Back-Friendly Travel: Chiropractic Tips Ease Stress and Strain
Oct 05, 2011 04:49PM
By Barb Amrhein
Travel can literally be a pain. Whether we’re traveling for business or pleasure, long hours in a car, train, bus or plane can leave us stressed, tired, stiff and sore. Chiropractors, often called upon to undo the damages of travel, understand its causes. Fortunately, they also offer a full itinerary of informative tips to help us avoid the pains and strains of getting from here to there.
Part of the problem is prolonged sitting, which “can wreak havoc on the body,” explains Dr. Scott Bautch, a member of the American Chiropractic Association’s (ACA) Council on Occupational Health. “Even if you travel in the most comfortable car or fly first-class, certain pressures and forces from awkward positions can result in restricted blood flow.”
Dr. Daniel Hillis, of the Pain Relief Center, in Naples, points out: “Our bodies are designed to move. To avoid backaches and other muscle strains inflicted from long periods of sitting, it’s important to have proper support and to move around whenever possible.”
The ACA suggests treating travel as an athletic event. Warm up before settling into a seat and do a destination cool-down, by taking a brisk walk to stretch the hamstring and calf muscles. Further, try these tips as the ticket for a more comfortable trip.
IN THE CAR:
Adjust the seat so that you are sitting as close to the steering wheel as comfortably possible. Knees should be slightly higher than the hips. Place four fingers behind the back of your thigh at the point closest to the knee. If you cannot easily slide your fingers in and out of that space, readjust the seat.
Use a back support to help reduce the risk of low-back strain, pain or injury. Its widest part should be between the bottom of your rib cage and waistline.
Exercise your legs while driving, in order to reduce the risk of swelling, fatigue or discomfort. Open your toes as wide as possible and count to 10. Count to five while first tightening calf muscles, then thigh muscles, then gluteal muscles.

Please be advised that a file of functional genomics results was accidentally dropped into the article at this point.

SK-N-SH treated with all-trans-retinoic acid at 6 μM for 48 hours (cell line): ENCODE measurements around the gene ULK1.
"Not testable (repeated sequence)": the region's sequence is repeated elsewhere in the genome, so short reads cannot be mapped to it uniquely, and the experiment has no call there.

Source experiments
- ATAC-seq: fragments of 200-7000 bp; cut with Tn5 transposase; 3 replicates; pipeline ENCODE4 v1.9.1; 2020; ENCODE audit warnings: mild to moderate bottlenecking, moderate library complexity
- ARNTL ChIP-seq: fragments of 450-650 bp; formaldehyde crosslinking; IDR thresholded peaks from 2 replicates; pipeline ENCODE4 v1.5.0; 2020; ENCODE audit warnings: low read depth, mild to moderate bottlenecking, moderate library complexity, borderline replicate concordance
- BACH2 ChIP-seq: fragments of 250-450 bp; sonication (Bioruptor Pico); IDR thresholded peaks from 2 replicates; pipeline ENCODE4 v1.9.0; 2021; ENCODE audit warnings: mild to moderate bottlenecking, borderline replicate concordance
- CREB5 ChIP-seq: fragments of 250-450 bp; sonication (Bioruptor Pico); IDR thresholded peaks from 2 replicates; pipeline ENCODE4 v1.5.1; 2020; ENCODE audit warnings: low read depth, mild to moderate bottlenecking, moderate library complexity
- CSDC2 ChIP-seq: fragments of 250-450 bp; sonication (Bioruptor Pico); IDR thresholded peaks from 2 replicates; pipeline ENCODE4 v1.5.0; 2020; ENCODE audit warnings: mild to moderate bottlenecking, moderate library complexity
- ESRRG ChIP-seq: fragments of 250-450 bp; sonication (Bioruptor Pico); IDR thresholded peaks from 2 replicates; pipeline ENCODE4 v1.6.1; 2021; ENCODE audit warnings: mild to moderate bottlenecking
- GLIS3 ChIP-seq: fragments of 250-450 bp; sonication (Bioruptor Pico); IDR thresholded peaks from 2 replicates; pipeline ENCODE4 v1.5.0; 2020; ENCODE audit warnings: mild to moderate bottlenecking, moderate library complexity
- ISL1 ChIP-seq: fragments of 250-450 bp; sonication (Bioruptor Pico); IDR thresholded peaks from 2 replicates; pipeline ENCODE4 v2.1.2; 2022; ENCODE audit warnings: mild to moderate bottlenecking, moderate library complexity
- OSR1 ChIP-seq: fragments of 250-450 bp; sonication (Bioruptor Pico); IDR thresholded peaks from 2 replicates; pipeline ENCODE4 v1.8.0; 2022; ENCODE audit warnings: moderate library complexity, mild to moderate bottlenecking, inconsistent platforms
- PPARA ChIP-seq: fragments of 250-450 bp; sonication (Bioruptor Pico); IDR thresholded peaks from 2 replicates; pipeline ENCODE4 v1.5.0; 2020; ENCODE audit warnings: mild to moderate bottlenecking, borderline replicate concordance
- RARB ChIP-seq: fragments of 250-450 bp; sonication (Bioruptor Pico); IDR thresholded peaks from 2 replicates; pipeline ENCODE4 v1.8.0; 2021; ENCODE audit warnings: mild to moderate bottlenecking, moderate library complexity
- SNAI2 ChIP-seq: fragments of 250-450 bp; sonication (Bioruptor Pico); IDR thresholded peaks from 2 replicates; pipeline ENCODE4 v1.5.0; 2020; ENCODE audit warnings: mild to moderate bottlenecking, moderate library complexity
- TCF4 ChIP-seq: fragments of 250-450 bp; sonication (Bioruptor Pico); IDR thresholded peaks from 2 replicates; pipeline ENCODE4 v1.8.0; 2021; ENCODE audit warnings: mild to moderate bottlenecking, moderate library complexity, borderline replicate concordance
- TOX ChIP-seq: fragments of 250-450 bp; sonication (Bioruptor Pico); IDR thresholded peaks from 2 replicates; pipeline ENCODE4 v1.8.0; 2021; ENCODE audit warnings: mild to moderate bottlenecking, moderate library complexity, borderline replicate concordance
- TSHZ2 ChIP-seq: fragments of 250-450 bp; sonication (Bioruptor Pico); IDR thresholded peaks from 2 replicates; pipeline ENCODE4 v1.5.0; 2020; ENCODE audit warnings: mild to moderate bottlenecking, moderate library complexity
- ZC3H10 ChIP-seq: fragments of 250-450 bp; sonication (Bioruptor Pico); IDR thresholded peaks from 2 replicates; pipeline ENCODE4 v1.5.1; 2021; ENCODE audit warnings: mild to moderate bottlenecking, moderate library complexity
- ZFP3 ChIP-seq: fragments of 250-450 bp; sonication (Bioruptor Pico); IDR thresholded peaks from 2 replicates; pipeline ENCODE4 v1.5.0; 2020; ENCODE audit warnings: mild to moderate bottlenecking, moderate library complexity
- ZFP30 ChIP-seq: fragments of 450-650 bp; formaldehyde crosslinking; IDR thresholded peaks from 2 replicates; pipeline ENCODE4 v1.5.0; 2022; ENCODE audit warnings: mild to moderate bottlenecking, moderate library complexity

To minimize arm and hand tension, hold the steering wheel at approximately 3 o’clock and 7 o’clock positions, periodically switching to 10 o’clock and 5 o’clock.
Do not grip the steering wheel. Instead, tighten and loosen your hold to improve hand circulation and decrease muscle fatigue in arms, wrists and hands.
While keeping your eyes on the road, vary your focal point, to reduce the risk of eye fatigue and tension headaches.
Take rest breaks. Never underestimate the potential consequences of fatigue to yourself, passengers and other drivers.
IN A JET:
Stand up straight and feel the spine’s normal ‘S’ curve. Then, use rolled-up pillows or blankets to maintain that curve while sitting in your seat. Tuck a pillow behind your back just above the beltline and lay another pillow across the gap between your neck and the headrest.
Check all bags heavier than 5 to 10 percent of your body weight. While lifting carry-on bags, stand directly in front of the overhead compartment, so the spine is not rotated. Do not lift bags directly over your head or turn or twist your head and neck in the maneuver.
While seated, vary your position occasionally to improve circulation and avoid leg cramps. Massage legs and calves. Bring legs in and move knees up and down. Prop your legs up on a book or a bag under the seat in front of you.
Avoid sitting directly under the air-conditioning jets. The draft can increase tension in neck and shoulder muscles.
“Also, when you’re flying, if the ‘fasten seatbelt’ light isn’t on, get up every 45 minutes to walk up and down the aisle,” advises Dr. Michelle D. Jourdan, who practices holistic chiropractic techniques at Jourdan Chiropractic Center, in Fort Myers.
“This aids leg circulation and helps you avoid potential back strain. If you have a chronic back problem and are experiencing a lot of pain, ask the flight staff for a small bag of ice. Place a thin towel or your shirt under the ice, and lay it directly over the area of concern.”
Connect with Dr. Daniel Hillis at 239-597-3929, NaplesPainRelief.com, and the Pain Relief Center, P.A., 1001 Crosspointe Dr., Ste. 1, in Naples. Connect with Dr. Michelle Jourdan at 239-425-2620, JourdanChiropracticeCenter.com, or Jourdan Chiropractic Center, Beacon Executive Suites, 8359 Beach Blvd., Ste. 409, in Fort Myers.
Sources: American Chiropractic Association; www.ACAToday.org